Bitcoin has become a household name at this point. However, there is a lot of the chatter around the world’s largest cryptocurrency is false. Many realize in the thirteen years of Bitcoin’s existence, that it is a rather complex topic. For this reason, many misconceptions and outright falsehoods play on repeat by those who have not done their research. There are plenty of myths that are never get correction.
On numerous occasions throughout its history, bitcoin has been proclaimed dead by various crypto skeptics. There is even a web page made for it, known as Bitcoin Obituaries. Currently, there are 453 different entries madeon the website. The first premature declaration of bitcoin’s death was back in 2010. This is when the cryptocurrency was trading for just $0.23.
For the most part, people usually claim that BTC is dead after a major price crash. It may take some time, but bitcoin has been able to recover from multiple crashes. Crashes in price of 75% or more. In many cases, bitcoin skeptics will claim the digital cash system is dead before the price has even fallen below the level it was at when they first started making negative statements about the crypto asset.
There is another misconception similar to the “bitcoin is dead” myth, which is that there was a hack in bitcoin and someone was able to steal everyone’s money. Although this misconception is less prevalent these days, it would usually pop up whenever a hack occurs at large crypto exchange. The collapse of Mt. Gox is the most notorious example of this phenomenon.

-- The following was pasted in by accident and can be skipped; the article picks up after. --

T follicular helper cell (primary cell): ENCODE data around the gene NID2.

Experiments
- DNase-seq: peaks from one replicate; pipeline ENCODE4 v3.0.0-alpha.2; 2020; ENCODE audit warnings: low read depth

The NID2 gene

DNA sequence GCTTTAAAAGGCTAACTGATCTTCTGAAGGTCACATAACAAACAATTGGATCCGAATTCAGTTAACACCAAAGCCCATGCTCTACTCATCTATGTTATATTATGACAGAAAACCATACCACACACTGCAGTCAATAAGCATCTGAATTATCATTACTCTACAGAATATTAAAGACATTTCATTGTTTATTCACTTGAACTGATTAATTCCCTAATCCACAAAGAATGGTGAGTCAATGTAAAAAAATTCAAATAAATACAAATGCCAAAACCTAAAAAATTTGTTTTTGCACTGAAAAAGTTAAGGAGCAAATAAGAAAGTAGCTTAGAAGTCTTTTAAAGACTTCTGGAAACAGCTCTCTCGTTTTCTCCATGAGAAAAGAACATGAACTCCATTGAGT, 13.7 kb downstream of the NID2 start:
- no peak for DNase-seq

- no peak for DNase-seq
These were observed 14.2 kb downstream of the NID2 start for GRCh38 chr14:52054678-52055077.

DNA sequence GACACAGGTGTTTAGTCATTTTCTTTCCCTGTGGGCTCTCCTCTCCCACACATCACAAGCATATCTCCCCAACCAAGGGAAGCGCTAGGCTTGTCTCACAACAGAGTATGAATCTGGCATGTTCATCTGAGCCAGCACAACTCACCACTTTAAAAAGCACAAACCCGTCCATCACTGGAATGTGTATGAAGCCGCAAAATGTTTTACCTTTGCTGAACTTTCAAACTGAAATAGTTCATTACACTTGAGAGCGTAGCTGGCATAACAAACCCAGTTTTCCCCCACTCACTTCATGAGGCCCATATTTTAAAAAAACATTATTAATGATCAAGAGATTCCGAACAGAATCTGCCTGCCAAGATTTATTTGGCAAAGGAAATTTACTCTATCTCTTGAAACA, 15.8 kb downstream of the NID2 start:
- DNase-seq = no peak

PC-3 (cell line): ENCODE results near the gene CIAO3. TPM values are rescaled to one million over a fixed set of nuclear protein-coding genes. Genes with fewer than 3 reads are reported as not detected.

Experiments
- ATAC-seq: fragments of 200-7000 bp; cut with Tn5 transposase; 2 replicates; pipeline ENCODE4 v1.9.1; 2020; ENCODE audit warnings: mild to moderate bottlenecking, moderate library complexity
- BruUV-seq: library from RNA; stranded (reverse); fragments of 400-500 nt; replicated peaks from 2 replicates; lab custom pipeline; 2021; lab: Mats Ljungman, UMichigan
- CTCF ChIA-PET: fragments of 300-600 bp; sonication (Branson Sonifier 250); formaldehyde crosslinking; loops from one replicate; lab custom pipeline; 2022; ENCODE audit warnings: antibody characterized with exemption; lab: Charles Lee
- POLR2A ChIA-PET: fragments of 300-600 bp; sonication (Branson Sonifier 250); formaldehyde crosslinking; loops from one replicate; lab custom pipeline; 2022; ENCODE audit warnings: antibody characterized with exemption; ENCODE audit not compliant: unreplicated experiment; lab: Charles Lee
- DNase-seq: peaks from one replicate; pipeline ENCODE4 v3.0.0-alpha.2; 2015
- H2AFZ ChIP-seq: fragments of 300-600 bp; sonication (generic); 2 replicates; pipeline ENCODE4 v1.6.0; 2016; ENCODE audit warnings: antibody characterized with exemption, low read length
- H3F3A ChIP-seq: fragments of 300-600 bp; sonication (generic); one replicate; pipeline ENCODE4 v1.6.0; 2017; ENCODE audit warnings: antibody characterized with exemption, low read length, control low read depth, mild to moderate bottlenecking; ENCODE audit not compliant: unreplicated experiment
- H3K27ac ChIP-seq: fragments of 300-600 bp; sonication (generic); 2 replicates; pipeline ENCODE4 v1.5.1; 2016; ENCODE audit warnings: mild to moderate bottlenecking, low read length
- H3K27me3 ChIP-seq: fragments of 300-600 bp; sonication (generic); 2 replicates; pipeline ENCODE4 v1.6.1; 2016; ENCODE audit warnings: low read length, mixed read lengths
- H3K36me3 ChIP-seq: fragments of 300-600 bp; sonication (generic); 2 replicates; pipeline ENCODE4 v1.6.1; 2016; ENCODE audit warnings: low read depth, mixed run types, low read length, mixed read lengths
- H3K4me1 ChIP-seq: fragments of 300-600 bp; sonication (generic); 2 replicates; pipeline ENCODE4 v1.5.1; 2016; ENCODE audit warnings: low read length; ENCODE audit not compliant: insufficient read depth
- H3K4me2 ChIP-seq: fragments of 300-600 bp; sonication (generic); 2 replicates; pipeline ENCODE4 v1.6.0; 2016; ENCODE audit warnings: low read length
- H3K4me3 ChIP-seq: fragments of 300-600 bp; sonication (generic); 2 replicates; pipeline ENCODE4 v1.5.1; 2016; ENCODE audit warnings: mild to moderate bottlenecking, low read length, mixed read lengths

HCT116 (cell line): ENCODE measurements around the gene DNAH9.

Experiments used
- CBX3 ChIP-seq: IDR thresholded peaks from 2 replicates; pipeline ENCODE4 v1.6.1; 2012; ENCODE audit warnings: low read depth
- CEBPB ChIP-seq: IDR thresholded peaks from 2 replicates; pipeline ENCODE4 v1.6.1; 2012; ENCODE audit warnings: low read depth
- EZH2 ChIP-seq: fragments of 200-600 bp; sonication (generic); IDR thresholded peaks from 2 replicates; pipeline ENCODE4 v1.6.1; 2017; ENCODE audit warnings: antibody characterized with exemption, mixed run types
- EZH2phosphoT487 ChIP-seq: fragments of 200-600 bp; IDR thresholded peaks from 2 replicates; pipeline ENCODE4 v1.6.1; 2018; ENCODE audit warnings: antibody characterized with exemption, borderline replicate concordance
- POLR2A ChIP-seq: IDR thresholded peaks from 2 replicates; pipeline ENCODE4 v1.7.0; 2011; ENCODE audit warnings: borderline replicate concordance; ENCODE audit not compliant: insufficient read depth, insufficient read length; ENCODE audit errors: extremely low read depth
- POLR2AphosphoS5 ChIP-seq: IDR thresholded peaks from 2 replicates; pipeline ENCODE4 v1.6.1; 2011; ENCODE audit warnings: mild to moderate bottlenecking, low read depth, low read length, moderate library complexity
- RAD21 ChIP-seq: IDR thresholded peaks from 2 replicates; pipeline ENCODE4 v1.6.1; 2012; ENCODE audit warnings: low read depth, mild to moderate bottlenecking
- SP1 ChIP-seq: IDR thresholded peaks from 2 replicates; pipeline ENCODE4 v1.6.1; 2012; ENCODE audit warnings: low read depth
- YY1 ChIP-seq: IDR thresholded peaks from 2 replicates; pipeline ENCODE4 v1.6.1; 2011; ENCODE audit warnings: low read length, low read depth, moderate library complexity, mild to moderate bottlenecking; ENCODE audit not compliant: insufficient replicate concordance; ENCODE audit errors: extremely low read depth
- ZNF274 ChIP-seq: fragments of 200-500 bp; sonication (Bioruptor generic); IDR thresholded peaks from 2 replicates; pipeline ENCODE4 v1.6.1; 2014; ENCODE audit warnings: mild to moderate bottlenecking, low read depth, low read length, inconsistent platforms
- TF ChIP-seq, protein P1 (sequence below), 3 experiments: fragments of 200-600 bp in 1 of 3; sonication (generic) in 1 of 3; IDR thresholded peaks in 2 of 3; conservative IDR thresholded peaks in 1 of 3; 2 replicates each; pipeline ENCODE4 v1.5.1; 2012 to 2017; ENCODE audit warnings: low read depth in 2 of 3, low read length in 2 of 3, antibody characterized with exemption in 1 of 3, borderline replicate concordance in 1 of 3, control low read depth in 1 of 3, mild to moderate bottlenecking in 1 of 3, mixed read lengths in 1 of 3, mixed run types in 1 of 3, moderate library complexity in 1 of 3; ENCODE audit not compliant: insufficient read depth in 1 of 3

Myth #2: Anonymous?
It’s no secret that Silk Road was the first major use case for bitcoin as a medium of exchange. While Bitcoin proved to be useful for those who needed an unstoppable method of making online payments, the reality is Bitcoin transactions are far from anonymous. For Silk Road and other darknet markets, the key selling point was that BTC transactions are censorship resistant, not necessarily financial privacy.
There is not necessarily a real world identity to tie to every BTC address. However, the reality is much of the crypto network’s activity is under heavy surveillance by blockchain analytics firms like Chainalysis. Many BTC users willingly attach their personal information to their crypto holdings by using exchanges.
If anyone wants to use BTC with a higher degree of privacy, they’ll need to acquire their coins in a peer-to-peer fashion and use privacy-focused Bitcoin software. Even then, the fact of the matter is there are plenty of breadcrumbs for adversaries to follow on the blockchain. There are various proposals, such as Blockstream’s Minimint project, that intend to greatly improve the level of financial privacy for bitcoin transactions. Additionally, there are a number of privacy-focused altcoins, such as Monero and Zcash, available in the crypto market.
The final bitcoin myth we’ll cover is the idea that the crypto asset is some sort of scam. Usually a Ponzi scheme, or pyramid scheme. Many critics say that BTC has no intrinsic value. At one point, the World Bank even released a report that referred to bitcoin as a “natural occurring Ponzi scheme”.
There are two main issues with the claim that bitcoin is a Ponzi scheme. First of all, bitcoin does not require new investment in it to function properly. In a true Ponzi scheme, which involves a schemer paying out profits to old investors with money from new investors, the scam collapses when no new investors are found. This is not the case with bitcoin, as the digital asset can operate as a neutral, apolitical store of value even if no new users enter the system due to its deflationary monetary policy.
There is another other key issue with the claim that bitcoin is a Ponzi scheme. This is the arguments in favor of this criticism also apply to all other forms of free market money. While it’s true that gold has some use outside of money, such as in jewelry or electronics, the reality is most of the demand for this precious metal comes from its utility as a store of value.
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